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The nuance of browser support with JavaScript

I often say that “I support all modern browsers” with the code that I write. But what does that mean, actually?

Let’s dig in.

What’s a “modern browser?”

For me, a modern browser is one of the evergreen (automatically updating) desktop browsers: Edge, Firefox, Chrome, and Safari. It also includes the most popular and common mobile browsers: WebKit View, Chrome, and FireFox on Android; Safari on iOS.

It does not include legacy browsers like IE (including IE 11). It also excludes popular but feature-lite browsers like Opera Mini.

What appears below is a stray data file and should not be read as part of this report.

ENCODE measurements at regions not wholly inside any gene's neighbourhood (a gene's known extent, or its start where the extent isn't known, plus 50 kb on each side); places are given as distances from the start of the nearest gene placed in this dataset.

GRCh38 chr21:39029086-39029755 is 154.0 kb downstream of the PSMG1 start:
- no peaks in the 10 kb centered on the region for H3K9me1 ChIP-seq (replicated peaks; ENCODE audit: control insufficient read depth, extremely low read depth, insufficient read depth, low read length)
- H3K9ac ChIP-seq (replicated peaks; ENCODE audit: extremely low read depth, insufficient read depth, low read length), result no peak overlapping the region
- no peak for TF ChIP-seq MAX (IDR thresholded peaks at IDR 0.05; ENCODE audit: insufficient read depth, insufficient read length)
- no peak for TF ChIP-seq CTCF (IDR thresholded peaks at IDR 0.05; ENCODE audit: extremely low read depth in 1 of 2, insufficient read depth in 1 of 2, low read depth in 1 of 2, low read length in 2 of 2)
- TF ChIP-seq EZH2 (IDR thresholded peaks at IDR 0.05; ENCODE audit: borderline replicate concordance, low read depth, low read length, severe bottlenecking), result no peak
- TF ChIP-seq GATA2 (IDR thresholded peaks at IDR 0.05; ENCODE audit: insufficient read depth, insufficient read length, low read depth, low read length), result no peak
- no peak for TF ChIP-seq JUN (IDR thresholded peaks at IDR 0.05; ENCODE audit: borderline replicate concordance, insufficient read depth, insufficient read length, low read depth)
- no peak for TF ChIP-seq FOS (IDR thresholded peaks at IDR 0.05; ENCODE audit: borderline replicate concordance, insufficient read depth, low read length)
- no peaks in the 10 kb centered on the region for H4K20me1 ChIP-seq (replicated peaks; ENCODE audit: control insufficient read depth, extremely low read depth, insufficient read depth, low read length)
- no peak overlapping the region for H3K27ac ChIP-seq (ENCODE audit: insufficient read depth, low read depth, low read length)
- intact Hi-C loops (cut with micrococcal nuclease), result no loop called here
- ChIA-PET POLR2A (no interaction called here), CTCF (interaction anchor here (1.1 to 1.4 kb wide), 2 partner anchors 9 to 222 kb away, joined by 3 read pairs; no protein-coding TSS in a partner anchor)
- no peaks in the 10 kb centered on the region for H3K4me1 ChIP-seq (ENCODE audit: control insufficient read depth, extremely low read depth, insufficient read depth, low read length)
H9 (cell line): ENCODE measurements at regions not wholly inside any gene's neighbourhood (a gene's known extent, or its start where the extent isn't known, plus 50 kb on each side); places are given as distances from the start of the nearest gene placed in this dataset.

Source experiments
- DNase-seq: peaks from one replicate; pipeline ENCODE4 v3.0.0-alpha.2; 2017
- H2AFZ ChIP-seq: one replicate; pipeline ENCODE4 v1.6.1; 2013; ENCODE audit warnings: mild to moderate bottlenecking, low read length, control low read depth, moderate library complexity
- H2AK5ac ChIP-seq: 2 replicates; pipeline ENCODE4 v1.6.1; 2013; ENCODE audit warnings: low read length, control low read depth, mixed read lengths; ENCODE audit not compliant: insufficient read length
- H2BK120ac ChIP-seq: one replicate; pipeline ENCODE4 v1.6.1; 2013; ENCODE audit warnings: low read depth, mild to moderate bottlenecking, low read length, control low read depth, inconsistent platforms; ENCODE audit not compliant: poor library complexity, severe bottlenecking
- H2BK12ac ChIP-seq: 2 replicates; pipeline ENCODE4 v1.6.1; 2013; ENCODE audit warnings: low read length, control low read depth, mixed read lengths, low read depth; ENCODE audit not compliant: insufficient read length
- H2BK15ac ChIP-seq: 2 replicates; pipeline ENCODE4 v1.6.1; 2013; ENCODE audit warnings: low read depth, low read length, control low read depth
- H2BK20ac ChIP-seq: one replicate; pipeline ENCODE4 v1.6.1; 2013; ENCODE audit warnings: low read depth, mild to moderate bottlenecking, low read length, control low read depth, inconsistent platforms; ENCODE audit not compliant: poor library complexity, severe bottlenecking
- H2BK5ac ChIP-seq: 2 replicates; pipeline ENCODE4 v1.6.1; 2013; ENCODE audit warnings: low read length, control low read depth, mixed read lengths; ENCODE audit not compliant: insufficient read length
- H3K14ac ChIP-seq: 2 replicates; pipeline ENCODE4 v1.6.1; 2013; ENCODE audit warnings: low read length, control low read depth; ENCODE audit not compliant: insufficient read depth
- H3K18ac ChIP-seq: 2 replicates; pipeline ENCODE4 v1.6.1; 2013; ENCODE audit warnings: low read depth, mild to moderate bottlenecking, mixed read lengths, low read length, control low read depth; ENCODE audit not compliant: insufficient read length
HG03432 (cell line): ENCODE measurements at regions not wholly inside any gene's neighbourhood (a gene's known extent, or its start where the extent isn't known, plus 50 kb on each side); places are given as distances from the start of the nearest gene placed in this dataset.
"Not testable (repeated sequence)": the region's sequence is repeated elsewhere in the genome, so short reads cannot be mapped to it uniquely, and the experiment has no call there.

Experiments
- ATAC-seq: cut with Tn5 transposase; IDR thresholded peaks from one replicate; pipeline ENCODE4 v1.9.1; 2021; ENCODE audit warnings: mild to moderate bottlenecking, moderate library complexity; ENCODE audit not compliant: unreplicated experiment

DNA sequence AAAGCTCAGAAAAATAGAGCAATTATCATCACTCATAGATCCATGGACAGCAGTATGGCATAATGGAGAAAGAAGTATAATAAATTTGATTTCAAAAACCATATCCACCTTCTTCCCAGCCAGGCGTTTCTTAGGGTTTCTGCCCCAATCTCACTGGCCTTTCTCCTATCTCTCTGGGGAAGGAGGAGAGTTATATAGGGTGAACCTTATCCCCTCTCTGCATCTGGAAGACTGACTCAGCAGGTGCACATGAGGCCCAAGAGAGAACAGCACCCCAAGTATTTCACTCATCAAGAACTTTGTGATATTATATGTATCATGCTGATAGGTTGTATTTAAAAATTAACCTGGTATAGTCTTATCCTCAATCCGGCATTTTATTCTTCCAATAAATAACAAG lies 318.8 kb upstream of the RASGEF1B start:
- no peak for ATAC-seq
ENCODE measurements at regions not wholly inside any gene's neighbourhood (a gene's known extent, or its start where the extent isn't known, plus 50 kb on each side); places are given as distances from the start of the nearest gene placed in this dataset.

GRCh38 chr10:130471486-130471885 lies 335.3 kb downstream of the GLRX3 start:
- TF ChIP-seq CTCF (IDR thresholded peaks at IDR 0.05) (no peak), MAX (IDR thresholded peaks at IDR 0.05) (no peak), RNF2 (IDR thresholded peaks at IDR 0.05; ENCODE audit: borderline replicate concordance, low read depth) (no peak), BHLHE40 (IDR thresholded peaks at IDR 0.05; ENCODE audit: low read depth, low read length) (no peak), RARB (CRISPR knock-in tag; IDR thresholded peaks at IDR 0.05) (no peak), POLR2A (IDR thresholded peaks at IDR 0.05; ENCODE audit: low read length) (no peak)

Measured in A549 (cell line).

What does “support” mean?

This is where, in my opinion, the nuance really comes in.

This means different things for me depending on context...

  • For nice-to-have features and extras/flourishes, the feature only works in modern browsers. An example of this might be smooth-scrolling to anchor links. That’s a progressive enhancement that doesn’t work in IE or Opera Mini. They get hard jumps to anchor links instead.
  • For core-features that are essential to how an app works, I use a combination of older and better supported browser methods, polyfills, and transpiling to get broad support. Most importantly, I’ll still use progressive enhancement with a server fallback when I can, because things break in browsers all the time.

The browser is a fragile, fickle beast. Servers? Less so.

We need to plan for failure with everything we build, because it’s inevitable.